The public school in townwas not destroyed by the flood, but experienced water damage in the lower levels. Over the next couple of years, the oldest part of school, the 1906 stone building, started to settle, causing gaps between the flooring and the foundation while the and third story experienced falling ceilings. One of the recommendations from the Design Team was to rebuild the school in a new location. Susan Hart, one of the local leaders and hosts for the visit, takes up the story:
Dean Beeninga, AIA, Principal in Charge for ATS&R architects, continues the story: "Our goal was to provide a functional, adaptable design that efficiently used the available resources and provided additional shared use spaces to serve the needs of the community and the school now and into the future. It was also important that the new school be reflective of the local vernacular of Rushford and the regional character of southern Minnesota. The building incorporates regional stone and wood to reflect the past and local use of materials found in the community and in the previous historic school. The use of these materials in collaboration with the high degree of natural light and views outward to the surrounding environment provides students with a familiar, yet renewed perspective on their daily lives that we hope, as designers, will elevate the educational experience as well as be a resource to enhance the whole community."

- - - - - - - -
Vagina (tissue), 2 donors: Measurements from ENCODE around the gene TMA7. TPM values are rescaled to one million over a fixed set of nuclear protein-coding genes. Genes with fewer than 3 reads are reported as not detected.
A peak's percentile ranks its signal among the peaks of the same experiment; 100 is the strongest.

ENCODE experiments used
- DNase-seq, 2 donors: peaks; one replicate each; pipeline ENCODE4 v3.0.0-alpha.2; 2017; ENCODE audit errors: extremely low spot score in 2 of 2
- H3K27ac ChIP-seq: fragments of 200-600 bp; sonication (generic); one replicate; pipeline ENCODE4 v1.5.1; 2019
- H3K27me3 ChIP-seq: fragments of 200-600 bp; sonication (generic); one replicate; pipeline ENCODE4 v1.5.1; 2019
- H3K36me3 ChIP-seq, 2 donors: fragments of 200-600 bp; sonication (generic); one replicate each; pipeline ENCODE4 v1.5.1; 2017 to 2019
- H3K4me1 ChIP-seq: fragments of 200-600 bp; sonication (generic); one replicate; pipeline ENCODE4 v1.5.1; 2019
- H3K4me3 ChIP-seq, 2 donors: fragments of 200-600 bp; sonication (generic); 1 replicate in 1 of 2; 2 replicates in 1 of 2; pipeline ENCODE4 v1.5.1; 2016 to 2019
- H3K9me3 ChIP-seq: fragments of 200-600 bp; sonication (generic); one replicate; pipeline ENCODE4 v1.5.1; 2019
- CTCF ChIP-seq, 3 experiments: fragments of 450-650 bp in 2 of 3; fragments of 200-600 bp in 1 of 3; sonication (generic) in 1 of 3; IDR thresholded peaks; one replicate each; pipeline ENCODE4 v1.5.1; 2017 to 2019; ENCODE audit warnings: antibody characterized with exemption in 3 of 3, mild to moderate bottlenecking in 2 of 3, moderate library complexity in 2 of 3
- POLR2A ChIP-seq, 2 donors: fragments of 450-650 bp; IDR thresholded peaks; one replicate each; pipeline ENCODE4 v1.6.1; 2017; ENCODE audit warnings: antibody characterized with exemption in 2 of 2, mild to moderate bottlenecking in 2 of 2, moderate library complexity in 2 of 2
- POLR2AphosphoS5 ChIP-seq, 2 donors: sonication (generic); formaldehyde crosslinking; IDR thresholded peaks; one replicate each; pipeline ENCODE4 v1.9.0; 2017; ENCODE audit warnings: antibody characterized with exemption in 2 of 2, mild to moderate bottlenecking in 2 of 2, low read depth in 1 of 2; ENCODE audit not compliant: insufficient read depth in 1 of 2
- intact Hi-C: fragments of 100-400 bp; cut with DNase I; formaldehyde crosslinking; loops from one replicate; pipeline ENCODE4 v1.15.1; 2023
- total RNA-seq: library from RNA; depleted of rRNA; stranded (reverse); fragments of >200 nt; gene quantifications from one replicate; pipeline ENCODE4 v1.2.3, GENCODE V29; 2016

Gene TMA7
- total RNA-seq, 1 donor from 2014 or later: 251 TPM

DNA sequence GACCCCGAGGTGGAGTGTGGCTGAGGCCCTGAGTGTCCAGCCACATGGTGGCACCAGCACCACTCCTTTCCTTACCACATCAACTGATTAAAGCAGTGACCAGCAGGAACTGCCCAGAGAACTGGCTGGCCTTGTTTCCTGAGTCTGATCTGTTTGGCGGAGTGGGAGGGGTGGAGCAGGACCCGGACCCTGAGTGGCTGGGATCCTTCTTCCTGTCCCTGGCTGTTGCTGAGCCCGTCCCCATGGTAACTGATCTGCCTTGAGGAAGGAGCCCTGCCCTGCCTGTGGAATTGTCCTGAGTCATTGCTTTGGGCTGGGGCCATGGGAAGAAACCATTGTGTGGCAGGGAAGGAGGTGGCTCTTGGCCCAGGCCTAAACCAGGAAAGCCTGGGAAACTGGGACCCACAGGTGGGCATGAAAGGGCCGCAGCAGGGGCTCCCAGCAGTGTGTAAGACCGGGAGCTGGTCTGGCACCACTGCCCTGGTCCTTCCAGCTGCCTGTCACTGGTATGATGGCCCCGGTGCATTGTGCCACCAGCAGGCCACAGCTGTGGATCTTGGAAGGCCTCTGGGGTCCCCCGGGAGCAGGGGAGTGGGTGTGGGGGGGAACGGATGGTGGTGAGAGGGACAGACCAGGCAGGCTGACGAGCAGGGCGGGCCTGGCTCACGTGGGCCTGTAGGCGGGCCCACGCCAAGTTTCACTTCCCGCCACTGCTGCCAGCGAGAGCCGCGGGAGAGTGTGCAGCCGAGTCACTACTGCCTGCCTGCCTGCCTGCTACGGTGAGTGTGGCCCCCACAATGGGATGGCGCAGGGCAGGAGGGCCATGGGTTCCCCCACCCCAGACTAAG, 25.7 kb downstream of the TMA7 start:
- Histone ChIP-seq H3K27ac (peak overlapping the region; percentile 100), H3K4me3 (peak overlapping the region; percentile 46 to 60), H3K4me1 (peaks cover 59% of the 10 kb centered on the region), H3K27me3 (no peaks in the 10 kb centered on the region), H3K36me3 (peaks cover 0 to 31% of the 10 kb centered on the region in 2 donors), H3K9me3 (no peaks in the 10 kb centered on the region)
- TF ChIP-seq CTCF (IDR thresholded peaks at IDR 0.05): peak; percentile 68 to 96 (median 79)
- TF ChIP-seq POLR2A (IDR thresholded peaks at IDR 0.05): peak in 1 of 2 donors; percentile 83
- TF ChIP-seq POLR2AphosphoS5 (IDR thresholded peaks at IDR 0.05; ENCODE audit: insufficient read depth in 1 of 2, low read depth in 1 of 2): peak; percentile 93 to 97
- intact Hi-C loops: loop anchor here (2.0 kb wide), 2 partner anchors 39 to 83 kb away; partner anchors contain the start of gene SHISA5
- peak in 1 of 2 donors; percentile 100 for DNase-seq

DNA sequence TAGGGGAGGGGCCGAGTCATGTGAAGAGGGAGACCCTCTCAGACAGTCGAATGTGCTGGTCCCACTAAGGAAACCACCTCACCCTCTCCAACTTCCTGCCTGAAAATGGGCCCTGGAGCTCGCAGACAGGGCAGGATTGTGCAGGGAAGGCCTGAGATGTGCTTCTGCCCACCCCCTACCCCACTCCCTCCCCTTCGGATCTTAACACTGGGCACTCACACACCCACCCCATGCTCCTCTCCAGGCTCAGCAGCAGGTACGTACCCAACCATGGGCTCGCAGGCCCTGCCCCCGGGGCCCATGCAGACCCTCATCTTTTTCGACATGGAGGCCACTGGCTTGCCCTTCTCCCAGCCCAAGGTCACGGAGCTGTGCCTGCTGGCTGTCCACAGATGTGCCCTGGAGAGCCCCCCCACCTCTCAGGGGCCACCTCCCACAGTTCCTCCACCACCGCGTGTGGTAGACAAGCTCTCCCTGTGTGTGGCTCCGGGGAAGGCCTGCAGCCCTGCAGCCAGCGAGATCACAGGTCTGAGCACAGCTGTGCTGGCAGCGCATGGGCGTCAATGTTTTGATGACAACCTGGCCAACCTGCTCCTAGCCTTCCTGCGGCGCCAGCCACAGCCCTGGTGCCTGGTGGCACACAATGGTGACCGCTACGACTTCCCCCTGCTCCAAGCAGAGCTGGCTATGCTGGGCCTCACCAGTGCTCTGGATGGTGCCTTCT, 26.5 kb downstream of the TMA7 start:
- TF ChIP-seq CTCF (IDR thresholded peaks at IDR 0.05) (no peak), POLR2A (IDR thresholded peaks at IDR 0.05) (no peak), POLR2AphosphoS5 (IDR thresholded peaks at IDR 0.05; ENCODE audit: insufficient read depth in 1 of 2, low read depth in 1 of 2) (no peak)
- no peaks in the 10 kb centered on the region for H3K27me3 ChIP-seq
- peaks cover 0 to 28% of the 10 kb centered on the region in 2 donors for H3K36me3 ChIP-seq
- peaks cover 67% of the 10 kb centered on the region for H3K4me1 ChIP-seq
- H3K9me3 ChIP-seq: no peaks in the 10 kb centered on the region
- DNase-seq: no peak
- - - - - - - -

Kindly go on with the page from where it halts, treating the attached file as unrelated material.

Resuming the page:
As an undergraduate architecture student I participated in my first MDT visit. The camaraderie of the team—ranging from architects and landscape architects to engineers and planners—was so exciting as everyone talked, drew, and diagrammed to find solutions for the town we were visiting. The energy was infectious. Everyone there was thrilled to both be of service and to put their design thinking skills into use outside the context of daily practice.
The spirit of interdisciplinary collaboration in MDT has shaped my view of our profession and the value we, as part of the broader AEC community, bring. Imagining the future of small town Minnesota alongside a team of creative professionals builds enduring relationships and provides professional expertise to the people of greater Minnesota.
Amber Sausen, AIA, LEED AP BD + C
Back in 2005, Peter Musty and I led two Minnesota Design Team (MDT) visits to city of Willmar. The first visit focused on the overall community and a month later a second visit concentrated on the historic downtown.
The apex of MDT weekend visits is the Friday night community potluck/town meeting. We broke up the 150 or so community members into small groups and had them walk downtown counting/surveying. Items to count included: parking spaces, trees, eating establishments, drinking establishments, 2nd story apartments, loitering teenagers, sidewalk benches and much, much more. An hour or so later, the community members returned from their excursion and they were so pumped up. Walking and counting really opened their eyes to their downtown amenities and weaknesses: "Over 100 open parking spots!," "Only 2 loitering teenagers," and the Lutheran pastor exclaiming, "Only one drinking establishment, but when we knocked on the door they would not let us in for a drink!"
As practicing architects we can sometimes get drained by the repetitive tasks such as reviewing and re-reviewing building/zoning/conservation codes, designing handicap bathrooms, etc. The Minnesota Design Team visit provides, in essence, a professional retreat that allows us to not only refresh, reflect, and renew, but to also learn about outstate Minnesota and try new ideas. It is the reason I have attended over 15 visits in past 18 years.
Tom Ososki, Architect